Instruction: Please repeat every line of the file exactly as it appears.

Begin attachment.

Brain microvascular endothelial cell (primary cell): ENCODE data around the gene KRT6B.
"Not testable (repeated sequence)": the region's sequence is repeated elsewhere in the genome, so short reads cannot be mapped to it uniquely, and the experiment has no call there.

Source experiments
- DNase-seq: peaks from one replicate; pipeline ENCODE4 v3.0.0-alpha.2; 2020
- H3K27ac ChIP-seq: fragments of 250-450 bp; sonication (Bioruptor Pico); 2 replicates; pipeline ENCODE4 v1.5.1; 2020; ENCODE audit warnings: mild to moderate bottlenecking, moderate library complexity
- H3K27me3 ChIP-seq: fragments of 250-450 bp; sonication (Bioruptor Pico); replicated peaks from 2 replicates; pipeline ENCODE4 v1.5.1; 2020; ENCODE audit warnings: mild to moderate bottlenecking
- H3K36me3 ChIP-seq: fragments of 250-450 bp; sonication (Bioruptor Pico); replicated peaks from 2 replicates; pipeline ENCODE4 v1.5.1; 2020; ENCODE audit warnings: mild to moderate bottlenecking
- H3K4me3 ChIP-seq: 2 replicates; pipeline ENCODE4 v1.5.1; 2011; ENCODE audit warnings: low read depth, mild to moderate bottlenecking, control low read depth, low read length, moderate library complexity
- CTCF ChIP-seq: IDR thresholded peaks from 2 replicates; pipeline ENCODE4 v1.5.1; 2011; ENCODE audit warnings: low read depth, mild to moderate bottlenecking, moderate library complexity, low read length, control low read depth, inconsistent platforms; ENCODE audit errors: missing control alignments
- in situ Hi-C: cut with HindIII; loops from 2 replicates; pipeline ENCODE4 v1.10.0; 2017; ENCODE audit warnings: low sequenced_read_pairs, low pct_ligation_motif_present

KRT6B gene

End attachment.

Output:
Brain microvascular endothelial cell (primary cell): ENCODE data around the gene KRT6B.
"Not testable (repeated sequence)": the region's sequence is repeated elsewhere in the genome, so short reads cannot be mapped to it uniquely, and the experiment has no call there.

Source experiments
- DNase-seq: peaks from one replicate; pipeline ENCODE4 v3.0.0-alpha.2; 2020
- H3K27ac ChIP-seq: fragments of 250-450 bp; sonication (Bioruptor Pico); 2 replicates; pipeline ENCODE4 v1.5.1; 2020; ENCODE audit warnings: mild to moderate bottlenecking, moderate library complexity
- H3K27me3 ChIP-seq: fragments of 250-450 bp; sonication (Bioruptor Pico); replicated peaks from 2 replicates; pipeline ENCODE4 v1.5.1; 2020; ENCODE audit warnings: mild to moderate bottlenecking
- H3K36me3 ChIP-seq: fragments of 250-450 bp; sonication (Bioruptor Pico); replicated peaks from 2 replicates; pipeline ENCODE4 v1.5.1; 2020; ENCODE audit warnings: mild to moderate bottlenecking
- H3K4me3 ChIP-seq: 2 replicates; pipeline ENCODE4 v1.5.1; 2011; ENCODE audit warnings: low read depth, mild to moderate bottlenecking, control low read depth, low read length, moderate library complexity
- CTCF ChIP-seq: IDR thresholded peaks from 2 replicates; pipeline ENCODE4 v1.5.1; 2011; ENCODE audit warnings: low read depth, mild to moderate bottlenecking, moderate library complexity, low read length, control low read depth, inconsistent platforms; ENCODE audit errors: missing control alignments
- in situ Hi-C: cut with HindIII; loops from 2 replicates; pipeline ENCODE4 v1.10.0; 2017; ENCODE audit warnings: low sequenced_read_pairs, low pct_ligation_motif_present

KRT6B gene